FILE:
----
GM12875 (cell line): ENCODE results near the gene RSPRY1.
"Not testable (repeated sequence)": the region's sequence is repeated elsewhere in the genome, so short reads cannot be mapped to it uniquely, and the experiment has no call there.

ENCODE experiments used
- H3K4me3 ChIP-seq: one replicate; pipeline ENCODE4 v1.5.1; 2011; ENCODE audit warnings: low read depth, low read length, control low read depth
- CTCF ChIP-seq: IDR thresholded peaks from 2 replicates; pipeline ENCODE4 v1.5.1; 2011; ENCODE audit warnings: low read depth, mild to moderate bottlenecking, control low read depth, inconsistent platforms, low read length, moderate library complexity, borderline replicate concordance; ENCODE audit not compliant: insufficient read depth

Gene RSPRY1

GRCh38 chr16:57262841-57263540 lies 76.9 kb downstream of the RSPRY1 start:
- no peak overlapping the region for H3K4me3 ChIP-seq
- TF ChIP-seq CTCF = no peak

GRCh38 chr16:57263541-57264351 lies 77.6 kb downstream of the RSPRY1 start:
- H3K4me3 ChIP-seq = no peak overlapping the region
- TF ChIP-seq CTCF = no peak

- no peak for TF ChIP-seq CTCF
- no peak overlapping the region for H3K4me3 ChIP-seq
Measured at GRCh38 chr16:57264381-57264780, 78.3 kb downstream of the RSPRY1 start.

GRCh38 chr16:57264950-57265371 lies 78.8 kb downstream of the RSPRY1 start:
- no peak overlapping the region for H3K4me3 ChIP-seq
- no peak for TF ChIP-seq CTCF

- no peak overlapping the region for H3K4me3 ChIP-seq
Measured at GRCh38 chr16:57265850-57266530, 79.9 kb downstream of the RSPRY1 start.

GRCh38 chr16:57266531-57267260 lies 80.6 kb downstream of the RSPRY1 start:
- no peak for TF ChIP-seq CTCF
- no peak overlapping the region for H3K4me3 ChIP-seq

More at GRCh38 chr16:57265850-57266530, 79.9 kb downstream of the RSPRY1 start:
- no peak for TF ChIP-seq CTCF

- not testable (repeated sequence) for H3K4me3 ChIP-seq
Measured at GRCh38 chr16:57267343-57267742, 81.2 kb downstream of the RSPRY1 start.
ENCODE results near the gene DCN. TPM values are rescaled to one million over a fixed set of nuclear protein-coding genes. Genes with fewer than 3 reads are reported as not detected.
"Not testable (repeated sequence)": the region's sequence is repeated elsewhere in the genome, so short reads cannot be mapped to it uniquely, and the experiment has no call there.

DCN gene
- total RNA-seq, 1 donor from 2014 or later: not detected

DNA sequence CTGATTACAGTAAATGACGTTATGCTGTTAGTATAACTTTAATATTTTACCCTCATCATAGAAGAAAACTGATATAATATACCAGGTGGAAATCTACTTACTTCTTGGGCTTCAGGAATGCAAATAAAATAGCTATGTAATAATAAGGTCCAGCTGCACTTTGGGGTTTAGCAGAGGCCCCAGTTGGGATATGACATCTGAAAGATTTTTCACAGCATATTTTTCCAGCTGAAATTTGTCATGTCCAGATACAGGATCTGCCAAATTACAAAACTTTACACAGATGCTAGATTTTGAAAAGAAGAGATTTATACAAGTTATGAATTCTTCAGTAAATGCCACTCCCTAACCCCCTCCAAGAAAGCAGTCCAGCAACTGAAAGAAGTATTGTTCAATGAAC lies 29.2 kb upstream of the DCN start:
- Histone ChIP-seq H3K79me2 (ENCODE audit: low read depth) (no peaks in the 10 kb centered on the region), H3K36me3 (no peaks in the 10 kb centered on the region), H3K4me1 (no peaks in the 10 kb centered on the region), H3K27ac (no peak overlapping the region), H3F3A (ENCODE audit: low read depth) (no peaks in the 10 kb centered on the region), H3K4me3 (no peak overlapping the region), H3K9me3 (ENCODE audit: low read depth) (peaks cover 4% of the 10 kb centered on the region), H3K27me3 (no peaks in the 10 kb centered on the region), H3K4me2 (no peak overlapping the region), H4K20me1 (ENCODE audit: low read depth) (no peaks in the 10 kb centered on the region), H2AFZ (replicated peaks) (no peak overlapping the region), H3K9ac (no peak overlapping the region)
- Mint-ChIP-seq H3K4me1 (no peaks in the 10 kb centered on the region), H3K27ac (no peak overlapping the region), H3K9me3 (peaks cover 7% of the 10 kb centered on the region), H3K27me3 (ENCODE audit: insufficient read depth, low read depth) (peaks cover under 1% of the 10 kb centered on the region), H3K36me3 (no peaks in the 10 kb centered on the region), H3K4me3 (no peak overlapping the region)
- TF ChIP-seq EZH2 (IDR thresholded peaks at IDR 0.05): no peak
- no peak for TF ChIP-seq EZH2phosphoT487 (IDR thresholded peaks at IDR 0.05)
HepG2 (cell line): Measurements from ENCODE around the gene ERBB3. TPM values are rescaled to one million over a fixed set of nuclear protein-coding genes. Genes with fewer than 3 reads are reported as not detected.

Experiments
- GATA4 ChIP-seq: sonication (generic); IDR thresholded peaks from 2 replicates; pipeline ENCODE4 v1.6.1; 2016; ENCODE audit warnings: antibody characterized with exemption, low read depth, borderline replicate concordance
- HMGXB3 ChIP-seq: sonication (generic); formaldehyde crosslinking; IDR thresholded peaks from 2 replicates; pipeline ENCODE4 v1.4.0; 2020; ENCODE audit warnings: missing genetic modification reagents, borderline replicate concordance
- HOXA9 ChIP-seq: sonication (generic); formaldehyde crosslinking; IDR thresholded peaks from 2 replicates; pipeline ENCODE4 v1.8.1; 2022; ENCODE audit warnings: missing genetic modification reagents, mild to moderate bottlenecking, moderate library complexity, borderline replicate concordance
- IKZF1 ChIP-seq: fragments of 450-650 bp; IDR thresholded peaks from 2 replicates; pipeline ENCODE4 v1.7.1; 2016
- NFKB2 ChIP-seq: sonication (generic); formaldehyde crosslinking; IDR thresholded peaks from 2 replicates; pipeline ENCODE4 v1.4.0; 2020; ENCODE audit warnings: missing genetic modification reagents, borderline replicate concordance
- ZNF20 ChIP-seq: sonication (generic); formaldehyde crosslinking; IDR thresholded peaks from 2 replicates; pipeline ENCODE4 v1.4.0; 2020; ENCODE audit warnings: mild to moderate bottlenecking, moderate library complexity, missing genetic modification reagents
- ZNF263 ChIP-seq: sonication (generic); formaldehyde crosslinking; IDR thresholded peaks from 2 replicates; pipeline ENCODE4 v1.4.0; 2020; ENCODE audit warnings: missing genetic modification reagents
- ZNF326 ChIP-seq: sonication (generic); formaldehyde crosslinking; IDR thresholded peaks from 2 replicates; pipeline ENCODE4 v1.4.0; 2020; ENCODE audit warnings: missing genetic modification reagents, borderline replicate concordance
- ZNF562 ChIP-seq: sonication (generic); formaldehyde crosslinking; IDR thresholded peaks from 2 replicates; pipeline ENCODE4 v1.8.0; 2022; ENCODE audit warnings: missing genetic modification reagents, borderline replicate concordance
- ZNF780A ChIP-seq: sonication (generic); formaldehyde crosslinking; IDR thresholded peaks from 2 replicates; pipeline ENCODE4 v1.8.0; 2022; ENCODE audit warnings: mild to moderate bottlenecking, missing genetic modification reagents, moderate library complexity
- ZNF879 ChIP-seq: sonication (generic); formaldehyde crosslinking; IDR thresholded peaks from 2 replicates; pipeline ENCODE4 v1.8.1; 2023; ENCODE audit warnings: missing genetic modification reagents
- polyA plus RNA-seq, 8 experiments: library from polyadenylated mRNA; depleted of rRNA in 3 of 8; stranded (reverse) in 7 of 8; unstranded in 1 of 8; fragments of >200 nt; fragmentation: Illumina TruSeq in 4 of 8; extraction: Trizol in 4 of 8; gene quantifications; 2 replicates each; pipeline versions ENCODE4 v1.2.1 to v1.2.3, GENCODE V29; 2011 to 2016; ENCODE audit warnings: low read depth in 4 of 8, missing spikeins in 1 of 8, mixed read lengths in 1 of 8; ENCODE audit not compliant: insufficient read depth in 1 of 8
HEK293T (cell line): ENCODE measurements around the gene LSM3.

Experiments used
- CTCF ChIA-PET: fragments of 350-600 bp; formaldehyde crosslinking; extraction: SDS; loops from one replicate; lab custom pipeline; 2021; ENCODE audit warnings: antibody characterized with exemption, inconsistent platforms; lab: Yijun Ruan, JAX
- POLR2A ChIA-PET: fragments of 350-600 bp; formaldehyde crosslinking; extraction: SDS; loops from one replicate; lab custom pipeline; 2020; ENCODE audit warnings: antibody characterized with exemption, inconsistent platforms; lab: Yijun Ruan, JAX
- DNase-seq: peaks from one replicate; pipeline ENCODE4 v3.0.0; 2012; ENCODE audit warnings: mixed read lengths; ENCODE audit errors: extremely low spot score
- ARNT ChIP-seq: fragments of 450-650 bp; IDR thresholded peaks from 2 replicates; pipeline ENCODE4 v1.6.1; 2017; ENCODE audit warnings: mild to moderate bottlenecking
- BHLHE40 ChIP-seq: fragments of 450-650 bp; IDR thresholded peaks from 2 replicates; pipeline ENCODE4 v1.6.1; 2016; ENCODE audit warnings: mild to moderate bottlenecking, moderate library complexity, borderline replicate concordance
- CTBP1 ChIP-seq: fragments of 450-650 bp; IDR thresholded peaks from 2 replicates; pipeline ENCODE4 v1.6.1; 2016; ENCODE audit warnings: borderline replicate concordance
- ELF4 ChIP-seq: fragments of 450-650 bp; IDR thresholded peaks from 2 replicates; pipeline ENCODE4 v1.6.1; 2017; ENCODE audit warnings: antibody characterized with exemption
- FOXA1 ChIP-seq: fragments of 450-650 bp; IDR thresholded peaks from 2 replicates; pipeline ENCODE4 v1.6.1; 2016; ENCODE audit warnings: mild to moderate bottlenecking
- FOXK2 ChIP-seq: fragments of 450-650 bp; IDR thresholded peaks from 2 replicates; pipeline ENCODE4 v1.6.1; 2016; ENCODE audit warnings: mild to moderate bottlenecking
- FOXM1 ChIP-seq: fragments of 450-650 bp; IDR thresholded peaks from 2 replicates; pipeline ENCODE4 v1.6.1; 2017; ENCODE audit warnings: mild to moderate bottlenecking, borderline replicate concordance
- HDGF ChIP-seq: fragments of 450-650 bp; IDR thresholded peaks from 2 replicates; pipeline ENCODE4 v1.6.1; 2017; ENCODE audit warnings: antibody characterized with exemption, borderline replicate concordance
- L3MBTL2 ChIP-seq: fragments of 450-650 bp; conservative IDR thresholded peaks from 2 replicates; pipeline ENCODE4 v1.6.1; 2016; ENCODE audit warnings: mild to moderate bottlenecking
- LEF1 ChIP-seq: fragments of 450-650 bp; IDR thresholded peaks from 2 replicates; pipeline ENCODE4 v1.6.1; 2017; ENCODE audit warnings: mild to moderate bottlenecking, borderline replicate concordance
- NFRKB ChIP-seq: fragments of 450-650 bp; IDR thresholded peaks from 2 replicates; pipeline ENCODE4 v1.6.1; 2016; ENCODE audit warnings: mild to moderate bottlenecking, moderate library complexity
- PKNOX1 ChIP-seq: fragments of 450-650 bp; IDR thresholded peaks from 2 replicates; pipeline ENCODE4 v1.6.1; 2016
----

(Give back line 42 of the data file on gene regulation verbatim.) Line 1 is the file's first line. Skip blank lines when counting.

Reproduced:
- IKZF1 ChIP-seq: fragments of 450-650 bp; IDR thresholded peaks from 2 replicates; pipeline ENCODE4 v1.7.1; 2016